BPO employee’s concerns underscore risks faced by workers amid COVID-19 threat » Manila Bulletin News

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BPO employee’s concerns underscore risks faced by workers amid COVID-19 threat


By Dhel Nazario

“Will I stay with my family or will I report for work?”

This is the predicament of a Business Process Outsourcing (BPO) worker amid the coronavirus disease (COVID-19) threat.

BPO will remain operational. This was part of Monday night’s announcement of an enhanced community quarantine covering the entire Luzon.

This left its workers with the vexing question of whether they should stay home or they report for work in order to earn.

“We do not deserve this,” said John, a BPO employee who requested anonymity as he shared with Manila Bulletin the struggle he and co-workers face following the government’s decision to place the entire Luzon under enhanced community quarantine to curb the spread of COVID-19.

He said that the announcement left him with only two choices – to stay home and be more safe, or report for work and risk being exposed to the disease but in return will give him the opportunity to provide the basic needs of his family.

This single decision of his can affect the outcome of their lives in the following days. Should he choose to work, John would have to face the challenges brought about by the crippling blow that the transportation sector took after the announcement.

“Nanlulumo ako, hindi ko alam kung iri-risk ko sarili ko pumasok para may panggastos ng kailangan sa bahay o mag-stay sa bahay kaso pag tumagal magugutom kami ( It’s depressing. I don’t know if I will compromise my safety by going to work so I can provide for my family or stay at home and soon starve),” he said.

He said that he will ask his dad to give him a motorcycle ride to work and fetch him afterward. John will opt to do this, despite knowing that the Department of Transportation (DOTr) already prohibited backriding in motorcycles. John will take risk for his family.

“Kagabi, hindi naman kami sinita. As per LTO, oo bawal ang angkas pero maraming umangal (Last night, authorities did not accost us. The LTO said that backriding is not allowed but a lot complained),” he said.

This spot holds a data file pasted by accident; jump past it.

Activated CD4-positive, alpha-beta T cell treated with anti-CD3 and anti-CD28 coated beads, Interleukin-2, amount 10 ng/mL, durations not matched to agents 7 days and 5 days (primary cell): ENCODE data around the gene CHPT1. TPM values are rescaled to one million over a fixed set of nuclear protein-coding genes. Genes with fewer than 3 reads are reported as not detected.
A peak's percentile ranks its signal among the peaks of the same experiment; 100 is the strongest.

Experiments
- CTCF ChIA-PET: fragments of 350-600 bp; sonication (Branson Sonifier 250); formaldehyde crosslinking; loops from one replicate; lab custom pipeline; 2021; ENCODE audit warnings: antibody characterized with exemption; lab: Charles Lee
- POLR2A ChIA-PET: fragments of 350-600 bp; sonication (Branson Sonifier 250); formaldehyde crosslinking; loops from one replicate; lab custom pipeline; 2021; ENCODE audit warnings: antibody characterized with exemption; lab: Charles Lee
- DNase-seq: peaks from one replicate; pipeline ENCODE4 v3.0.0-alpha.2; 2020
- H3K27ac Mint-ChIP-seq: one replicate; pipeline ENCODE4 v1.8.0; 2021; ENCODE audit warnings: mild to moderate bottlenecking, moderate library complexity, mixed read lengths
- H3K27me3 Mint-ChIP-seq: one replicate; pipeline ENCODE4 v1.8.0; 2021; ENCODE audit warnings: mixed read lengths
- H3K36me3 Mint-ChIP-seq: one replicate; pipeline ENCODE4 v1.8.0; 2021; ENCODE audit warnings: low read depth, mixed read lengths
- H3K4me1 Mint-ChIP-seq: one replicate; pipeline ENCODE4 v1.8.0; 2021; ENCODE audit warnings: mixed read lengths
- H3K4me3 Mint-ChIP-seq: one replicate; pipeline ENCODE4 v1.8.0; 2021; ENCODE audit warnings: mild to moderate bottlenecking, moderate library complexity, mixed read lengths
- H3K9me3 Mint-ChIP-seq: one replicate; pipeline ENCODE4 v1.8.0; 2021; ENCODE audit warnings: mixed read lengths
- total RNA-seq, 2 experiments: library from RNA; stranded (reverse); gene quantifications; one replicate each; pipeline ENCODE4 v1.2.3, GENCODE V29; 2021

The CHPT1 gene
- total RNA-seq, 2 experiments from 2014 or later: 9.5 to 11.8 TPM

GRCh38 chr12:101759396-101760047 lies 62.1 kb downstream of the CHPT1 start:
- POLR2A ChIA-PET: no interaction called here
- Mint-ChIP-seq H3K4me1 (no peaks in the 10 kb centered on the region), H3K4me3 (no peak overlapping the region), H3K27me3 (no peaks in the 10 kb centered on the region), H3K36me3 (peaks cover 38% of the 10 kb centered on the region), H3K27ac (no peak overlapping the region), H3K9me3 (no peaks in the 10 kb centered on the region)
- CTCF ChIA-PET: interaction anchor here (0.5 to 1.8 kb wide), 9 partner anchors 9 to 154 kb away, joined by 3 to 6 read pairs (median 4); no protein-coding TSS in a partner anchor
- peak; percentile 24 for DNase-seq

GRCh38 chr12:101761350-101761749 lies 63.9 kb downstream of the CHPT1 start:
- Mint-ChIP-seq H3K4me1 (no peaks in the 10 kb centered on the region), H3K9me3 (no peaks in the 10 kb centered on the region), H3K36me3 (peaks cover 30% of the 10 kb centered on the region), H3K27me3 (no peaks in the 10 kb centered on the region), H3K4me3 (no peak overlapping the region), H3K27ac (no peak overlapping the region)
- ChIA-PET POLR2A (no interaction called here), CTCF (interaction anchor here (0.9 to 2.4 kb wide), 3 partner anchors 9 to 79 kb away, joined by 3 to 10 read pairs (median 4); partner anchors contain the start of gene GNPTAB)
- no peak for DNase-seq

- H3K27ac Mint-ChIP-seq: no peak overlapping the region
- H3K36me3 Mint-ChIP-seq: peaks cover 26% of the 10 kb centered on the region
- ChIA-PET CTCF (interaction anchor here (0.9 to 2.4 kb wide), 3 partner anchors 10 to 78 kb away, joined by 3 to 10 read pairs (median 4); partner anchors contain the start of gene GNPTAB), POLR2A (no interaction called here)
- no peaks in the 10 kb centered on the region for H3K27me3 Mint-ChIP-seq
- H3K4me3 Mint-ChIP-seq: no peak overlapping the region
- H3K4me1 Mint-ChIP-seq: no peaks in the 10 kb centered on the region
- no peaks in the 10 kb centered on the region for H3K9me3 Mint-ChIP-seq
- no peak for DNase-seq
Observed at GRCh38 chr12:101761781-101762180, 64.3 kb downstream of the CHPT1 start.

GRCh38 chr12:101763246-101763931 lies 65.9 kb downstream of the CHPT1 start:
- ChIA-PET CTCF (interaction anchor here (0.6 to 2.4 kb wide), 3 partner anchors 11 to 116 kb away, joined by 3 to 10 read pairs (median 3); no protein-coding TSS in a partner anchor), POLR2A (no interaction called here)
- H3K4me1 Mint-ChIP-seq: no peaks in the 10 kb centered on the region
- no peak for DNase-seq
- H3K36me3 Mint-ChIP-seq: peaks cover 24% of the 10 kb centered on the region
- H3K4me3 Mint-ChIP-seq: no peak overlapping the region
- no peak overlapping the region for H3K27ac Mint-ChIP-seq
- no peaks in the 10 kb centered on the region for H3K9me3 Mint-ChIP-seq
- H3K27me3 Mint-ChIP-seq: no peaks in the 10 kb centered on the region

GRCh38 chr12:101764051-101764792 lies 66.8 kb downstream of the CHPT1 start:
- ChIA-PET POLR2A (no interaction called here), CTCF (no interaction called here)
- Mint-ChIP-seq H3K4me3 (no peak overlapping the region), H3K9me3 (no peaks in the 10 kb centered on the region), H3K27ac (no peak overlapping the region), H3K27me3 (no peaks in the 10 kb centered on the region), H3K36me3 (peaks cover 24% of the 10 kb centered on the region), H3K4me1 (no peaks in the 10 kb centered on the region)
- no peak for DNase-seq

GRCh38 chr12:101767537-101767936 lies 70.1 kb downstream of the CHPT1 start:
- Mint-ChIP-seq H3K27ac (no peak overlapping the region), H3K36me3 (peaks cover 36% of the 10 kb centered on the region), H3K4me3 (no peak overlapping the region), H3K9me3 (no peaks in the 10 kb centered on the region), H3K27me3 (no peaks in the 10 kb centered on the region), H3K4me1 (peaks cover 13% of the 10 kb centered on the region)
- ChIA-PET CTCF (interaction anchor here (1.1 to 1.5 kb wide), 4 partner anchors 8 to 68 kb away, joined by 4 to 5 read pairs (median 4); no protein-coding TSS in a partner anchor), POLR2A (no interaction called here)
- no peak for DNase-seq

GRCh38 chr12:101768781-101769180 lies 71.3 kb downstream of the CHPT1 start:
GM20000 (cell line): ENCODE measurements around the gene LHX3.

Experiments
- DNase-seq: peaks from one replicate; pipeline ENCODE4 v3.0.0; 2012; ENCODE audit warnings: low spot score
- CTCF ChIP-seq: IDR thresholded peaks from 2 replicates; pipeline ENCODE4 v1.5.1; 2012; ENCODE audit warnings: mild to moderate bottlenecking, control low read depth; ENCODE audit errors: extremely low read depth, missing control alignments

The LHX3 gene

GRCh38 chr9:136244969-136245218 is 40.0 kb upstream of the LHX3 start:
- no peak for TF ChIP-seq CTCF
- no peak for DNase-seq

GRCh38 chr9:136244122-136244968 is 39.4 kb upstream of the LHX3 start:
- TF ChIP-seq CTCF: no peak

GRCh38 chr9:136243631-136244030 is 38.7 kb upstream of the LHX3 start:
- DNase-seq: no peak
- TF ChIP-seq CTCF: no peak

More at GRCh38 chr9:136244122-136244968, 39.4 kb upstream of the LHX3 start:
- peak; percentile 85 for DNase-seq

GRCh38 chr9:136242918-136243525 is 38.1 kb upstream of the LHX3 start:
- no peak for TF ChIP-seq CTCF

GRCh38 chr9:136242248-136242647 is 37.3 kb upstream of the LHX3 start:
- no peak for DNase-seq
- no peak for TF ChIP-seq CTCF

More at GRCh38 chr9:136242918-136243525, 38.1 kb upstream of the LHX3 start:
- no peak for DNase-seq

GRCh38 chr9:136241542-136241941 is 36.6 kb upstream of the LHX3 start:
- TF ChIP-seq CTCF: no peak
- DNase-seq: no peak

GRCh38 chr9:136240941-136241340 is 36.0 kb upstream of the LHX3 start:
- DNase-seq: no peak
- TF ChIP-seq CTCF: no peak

John lives in Manila and works in a company in Pasay, a place not so distant if it were not for the circumstances of the transport sector. He mentioned that their company gave them three options.

The first option was for them to stay at the workplace where they will be given free food, lodging, shower and laundry services. The second was to stay at the nearest hotel.

John’s work makes him more susceptible to being infected, due to the graveyard shift. Since the company needs employees and the employees need to earn, the company came up with the third option of increasing their pay should they report for work.

As good as the two options sound, most of them declined and opted to just come to work and go home afterwards despite the current situation.

“Ang common reason is takot mawalay sa family at baka ma-contaminate ng ka-trabaho (The common reason for declining is that they are afraid to part with their families as well as the fear of being infected with the disease),” he said.

As John is still unsure of what to decide, he said that if push comes to shove, he will be choosing the third option. Regardless of what he comes into terms with his self, both decisions pose a threat to him and his family.

Monday night’s announcement of an enhanced community quarantine covering the whole area of Luzon created challenges to the working community, particularly those who will not earn if they will not punch their time cards and finish a whole day of work.

Private establishments which provide basic necessities such as food and medicine will continue operations.

As of press time, John, along with hundreds of workers are still left with many questions.

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